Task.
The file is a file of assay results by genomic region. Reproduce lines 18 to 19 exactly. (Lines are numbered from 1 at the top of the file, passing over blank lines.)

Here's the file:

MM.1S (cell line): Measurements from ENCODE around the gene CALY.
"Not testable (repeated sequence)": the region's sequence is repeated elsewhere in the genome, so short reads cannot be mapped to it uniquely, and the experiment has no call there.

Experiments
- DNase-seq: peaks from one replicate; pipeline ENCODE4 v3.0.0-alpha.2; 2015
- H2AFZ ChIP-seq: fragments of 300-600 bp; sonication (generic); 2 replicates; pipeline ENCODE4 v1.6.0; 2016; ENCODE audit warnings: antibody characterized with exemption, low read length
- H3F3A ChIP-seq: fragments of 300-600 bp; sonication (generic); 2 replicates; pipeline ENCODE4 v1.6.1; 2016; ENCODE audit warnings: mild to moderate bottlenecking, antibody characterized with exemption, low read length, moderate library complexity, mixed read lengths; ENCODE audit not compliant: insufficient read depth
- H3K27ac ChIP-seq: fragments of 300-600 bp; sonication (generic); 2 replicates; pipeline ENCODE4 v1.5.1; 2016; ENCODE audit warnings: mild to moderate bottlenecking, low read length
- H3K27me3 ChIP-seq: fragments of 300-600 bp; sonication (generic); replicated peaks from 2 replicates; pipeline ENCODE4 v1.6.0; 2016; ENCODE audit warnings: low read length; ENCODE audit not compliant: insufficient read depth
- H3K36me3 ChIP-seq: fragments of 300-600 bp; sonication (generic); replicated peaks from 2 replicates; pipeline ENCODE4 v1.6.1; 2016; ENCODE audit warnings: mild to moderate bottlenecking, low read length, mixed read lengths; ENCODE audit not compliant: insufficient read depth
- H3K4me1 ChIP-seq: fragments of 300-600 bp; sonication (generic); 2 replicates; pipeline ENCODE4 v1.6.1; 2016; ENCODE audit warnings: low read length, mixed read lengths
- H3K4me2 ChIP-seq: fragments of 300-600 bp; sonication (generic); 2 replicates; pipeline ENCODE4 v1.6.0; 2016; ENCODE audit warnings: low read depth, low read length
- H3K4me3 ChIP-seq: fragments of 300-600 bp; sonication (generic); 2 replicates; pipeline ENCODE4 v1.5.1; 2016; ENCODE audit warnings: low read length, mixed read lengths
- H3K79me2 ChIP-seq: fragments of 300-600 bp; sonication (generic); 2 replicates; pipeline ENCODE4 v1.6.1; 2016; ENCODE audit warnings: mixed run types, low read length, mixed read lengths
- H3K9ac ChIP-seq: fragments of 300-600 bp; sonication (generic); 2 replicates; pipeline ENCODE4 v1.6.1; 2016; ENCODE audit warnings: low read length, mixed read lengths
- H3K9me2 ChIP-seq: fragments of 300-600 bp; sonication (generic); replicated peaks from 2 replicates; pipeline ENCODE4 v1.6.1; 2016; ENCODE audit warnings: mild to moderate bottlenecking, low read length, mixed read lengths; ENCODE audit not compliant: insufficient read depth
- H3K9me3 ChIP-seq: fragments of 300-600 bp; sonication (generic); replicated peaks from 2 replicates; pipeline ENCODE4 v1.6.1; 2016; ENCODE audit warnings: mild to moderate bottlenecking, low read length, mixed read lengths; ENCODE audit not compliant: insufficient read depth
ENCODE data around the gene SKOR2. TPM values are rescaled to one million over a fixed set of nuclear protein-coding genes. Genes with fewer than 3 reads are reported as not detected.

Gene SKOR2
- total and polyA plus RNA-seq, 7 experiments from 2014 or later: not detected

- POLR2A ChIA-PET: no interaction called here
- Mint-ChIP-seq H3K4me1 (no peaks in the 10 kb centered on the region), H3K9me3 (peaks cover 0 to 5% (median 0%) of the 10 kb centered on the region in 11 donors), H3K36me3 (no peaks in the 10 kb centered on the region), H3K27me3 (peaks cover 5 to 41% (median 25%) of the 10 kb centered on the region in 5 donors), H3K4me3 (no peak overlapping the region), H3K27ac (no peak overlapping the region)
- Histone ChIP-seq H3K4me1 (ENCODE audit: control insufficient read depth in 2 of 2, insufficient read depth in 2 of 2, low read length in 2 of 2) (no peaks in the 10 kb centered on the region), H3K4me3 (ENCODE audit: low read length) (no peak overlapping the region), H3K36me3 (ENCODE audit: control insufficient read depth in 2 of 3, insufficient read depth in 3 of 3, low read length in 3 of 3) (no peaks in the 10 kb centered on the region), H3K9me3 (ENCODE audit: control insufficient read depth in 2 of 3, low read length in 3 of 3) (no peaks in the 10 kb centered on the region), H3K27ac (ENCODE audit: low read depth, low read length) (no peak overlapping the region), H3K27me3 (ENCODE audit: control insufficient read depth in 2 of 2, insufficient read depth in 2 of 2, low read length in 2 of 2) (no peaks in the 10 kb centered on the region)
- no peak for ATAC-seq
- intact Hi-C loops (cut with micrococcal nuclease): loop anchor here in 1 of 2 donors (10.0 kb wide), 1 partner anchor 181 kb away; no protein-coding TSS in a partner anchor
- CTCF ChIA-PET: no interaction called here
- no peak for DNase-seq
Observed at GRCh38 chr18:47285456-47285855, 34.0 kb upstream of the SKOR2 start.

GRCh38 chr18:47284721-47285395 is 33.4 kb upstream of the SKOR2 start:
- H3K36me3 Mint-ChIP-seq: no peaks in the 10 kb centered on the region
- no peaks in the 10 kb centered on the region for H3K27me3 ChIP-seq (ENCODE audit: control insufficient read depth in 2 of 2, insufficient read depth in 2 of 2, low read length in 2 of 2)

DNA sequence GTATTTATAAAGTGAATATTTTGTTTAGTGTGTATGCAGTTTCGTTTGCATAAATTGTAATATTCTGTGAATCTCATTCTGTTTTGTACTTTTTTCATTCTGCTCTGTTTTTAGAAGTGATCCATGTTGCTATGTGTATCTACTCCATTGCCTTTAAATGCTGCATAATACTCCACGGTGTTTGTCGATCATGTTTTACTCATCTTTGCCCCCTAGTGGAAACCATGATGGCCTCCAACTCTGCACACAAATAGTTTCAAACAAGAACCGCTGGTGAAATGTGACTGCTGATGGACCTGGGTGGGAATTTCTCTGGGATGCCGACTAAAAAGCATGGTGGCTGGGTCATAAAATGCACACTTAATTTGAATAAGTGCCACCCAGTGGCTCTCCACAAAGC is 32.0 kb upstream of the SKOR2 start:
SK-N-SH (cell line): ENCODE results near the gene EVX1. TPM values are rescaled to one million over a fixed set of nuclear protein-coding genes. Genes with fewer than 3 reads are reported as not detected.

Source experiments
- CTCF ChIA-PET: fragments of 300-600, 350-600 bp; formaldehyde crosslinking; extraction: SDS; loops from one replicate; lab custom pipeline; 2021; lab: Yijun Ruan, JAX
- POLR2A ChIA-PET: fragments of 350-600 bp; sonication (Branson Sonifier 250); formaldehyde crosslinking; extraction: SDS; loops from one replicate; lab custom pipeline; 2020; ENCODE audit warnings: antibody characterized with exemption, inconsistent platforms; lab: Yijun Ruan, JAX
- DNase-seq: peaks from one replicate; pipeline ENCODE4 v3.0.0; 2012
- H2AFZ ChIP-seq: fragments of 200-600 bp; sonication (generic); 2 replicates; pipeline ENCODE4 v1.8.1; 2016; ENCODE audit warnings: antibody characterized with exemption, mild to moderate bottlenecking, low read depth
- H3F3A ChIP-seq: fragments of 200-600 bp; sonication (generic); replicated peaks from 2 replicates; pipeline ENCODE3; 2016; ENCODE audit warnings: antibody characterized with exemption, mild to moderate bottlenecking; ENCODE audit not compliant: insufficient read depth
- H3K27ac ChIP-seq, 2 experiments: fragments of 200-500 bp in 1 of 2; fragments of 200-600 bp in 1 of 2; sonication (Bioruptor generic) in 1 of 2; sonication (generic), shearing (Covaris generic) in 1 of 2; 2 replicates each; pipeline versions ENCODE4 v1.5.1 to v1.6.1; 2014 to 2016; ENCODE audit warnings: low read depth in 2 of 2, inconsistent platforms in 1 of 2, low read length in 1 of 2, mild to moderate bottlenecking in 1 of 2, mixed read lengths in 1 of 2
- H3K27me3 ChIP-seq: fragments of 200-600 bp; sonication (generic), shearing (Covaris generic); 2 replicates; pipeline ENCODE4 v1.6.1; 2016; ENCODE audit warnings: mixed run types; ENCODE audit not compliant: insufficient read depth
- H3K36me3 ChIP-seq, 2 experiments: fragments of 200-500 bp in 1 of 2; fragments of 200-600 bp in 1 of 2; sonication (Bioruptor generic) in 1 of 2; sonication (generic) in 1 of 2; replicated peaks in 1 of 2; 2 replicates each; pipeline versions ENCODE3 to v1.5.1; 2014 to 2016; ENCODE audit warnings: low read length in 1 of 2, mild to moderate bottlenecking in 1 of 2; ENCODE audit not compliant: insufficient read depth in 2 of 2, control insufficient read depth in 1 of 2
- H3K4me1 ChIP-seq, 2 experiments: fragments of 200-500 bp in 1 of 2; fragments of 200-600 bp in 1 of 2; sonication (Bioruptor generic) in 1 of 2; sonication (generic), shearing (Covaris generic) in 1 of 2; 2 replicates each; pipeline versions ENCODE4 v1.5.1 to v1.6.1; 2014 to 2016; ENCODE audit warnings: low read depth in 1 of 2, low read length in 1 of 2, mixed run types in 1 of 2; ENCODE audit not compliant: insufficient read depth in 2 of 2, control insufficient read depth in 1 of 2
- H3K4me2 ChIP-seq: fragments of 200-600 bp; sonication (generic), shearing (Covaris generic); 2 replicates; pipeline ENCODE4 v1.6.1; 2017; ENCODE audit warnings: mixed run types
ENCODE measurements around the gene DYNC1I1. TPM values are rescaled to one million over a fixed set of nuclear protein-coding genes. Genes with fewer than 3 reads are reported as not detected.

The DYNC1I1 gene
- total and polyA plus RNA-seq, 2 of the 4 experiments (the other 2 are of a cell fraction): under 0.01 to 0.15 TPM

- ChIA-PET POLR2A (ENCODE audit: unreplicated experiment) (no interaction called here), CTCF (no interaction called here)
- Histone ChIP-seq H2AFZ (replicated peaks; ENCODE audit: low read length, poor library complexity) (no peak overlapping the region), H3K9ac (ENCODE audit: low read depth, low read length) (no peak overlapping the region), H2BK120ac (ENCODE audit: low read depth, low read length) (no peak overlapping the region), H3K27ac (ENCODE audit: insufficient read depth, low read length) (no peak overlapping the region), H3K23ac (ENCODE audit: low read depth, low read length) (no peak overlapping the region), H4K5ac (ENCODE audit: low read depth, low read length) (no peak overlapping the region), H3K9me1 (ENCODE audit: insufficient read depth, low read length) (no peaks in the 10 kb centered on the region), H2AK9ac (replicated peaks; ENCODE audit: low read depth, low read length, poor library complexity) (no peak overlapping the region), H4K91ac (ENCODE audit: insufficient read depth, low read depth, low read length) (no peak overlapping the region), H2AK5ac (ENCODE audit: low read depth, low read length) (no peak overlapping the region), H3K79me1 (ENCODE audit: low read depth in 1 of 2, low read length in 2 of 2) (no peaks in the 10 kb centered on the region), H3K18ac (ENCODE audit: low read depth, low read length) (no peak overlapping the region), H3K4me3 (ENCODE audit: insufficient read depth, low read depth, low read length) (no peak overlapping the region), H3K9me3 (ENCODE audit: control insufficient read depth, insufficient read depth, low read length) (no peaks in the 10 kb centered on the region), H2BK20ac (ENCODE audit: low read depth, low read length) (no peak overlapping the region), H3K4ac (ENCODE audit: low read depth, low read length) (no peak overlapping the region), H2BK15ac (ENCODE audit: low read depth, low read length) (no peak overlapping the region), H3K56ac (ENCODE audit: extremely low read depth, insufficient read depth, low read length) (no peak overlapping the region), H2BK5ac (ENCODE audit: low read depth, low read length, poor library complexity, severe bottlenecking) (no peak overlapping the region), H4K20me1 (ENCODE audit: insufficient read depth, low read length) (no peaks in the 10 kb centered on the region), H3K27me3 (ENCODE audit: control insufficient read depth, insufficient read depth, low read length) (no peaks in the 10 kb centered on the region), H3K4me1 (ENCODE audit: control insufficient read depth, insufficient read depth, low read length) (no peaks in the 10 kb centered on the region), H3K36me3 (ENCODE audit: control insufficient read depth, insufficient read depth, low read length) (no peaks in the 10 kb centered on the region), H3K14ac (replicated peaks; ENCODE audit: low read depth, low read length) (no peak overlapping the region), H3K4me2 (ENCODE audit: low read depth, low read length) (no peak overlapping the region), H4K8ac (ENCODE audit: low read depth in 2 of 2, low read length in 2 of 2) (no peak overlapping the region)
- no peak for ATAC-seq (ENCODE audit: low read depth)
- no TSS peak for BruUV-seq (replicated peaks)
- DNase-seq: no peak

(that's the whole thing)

Gene SKOR2
- total and polyA plus RNA-seq, 7 experiments from 2014 or later: not detected